I have five years experience as a unit coordinator and I think it gets busier. With experience it becomes easier because you know what to do and how to do it but every year there are challenges. This year, for example, the electronic communications system was changed so I needed to learn the new system. I coordinate large classes of 200 plus students each semester so a constant challenge for me is working out the budget for year-long units when I know the student numbers will drop from the beginning to the end of the year. Sometimes it appears that my workload is over the limit at the beginning of the year and later in the year I find my workload is under expectations. As leader of the unit I received no background information about how I was to calculate the budget and student numbers so it took me a long time to work it out myself. I think it is an ineffective use of my time because there are better things I could do to use my expertise than ‘number crunching’. Even though I receive updates at various census dates it seems unnecessarily time consuming and inefficient to me.
When I began here I did not ask many questions because I wanted everyone to think I was okay and had everything under control but it was an emotionally challenging time for me. From the beginning I had an issue with duties including data entry of marks and typing the changes to my unit guides. When I asked our administrative support person to enter data I found too many errors so I found it more efficient to enter the data myself from the start. A similar situation occurs with making changes to my unit guide. I only have a limited amount of time so plan accordingly. If there is a three week delay between submitting my changes to the unit guide and their return from our administration support I find it better to complete the work myself.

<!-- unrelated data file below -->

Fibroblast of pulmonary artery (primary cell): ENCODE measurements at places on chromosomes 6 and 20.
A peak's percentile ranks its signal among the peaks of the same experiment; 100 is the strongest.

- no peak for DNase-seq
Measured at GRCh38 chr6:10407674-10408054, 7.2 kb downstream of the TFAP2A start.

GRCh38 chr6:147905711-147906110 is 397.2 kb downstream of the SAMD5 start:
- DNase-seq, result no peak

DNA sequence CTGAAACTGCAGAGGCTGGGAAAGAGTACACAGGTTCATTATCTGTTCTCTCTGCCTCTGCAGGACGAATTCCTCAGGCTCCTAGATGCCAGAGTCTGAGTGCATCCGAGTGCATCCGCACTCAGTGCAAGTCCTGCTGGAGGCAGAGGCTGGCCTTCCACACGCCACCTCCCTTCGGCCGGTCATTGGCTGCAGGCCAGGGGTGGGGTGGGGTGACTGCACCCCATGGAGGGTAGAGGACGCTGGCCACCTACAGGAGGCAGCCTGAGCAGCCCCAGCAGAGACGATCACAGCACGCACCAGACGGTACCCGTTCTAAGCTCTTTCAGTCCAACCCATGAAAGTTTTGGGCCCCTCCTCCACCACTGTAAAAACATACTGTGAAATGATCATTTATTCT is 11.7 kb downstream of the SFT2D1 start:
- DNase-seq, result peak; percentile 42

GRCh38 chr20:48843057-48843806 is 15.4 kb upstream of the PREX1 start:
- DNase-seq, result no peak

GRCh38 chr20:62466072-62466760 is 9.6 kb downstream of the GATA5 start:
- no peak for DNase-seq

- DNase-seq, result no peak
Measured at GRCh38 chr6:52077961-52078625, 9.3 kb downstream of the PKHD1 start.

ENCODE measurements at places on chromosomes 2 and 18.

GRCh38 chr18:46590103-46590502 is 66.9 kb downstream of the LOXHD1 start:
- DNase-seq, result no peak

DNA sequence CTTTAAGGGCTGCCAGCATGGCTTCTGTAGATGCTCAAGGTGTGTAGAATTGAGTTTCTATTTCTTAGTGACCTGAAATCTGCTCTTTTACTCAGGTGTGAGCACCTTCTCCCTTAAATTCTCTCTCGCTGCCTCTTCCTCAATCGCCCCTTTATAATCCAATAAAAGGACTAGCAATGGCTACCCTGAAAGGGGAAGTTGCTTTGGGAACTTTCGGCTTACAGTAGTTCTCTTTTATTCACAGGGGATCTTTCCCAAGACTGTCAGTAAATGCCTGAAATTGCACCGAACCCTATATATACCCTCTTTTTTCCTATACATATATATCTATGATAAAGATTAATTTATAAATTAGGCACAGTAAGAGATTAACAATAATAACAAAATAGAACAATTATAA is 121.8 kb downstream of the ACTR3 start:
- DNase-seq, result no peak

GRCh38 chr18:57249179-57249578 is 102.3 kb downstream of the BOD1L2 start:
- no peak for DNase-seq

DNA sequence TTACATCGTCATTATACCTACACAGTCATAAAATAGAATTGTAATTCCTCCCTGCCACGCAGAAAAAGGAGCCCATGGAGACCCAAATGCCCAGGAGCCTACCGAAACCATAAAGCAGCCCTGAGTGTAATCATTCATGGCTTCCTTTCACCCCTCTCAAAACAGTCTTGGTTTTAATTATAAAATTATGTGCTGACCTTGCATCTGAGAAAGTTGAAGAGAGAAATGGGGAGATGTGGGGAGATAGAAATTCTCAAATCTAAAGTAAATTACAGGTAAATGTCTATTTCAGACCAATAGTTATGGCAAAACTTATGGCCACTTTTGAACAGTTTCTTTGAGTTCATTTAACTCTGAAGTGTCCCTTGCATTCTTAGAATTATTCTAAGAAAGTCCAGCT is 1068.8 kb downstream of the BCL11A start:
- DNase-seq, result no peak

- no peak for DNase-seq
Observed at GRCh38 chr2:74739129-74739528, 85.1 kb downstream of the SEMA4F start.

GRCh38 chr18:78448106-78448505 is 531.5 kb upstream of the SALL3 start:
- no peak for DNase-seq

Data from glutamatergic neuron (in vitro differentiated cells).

I also find employing and managing casual staff challenging as it takes time to teach them how I like things done. In some external units sessional staff simply mark a few assignments for their salary so some have questioned the work I expect them to do as tutors in my workshops. For example, I expect my internal tutors to respond to their student queries by phone, email and online. I also expect them to engage with their students and to discuss key issues with them. I tell them from the beginning about the fantastic student reviews received for the unit in the past and how important it is for us all to aim high. I tell them I respect their professionalism and enjoy collaborative, sharing, professional relationships. I think tutors see that I strive to do things better, that I love teaching and that I am happy in my work.
Despite loving my work, I miss opportunities for professional sharing of research. I would like to know what other academics are researching but I often avoid our weekly research seminars because they last too long and I must prioritise my time. I feel valued by the students so that is what keeps me going but I feel undervalued by my institution. All I remember from my last professional development review was being asked about my publication record rather than developing as a professional or my unit coordination.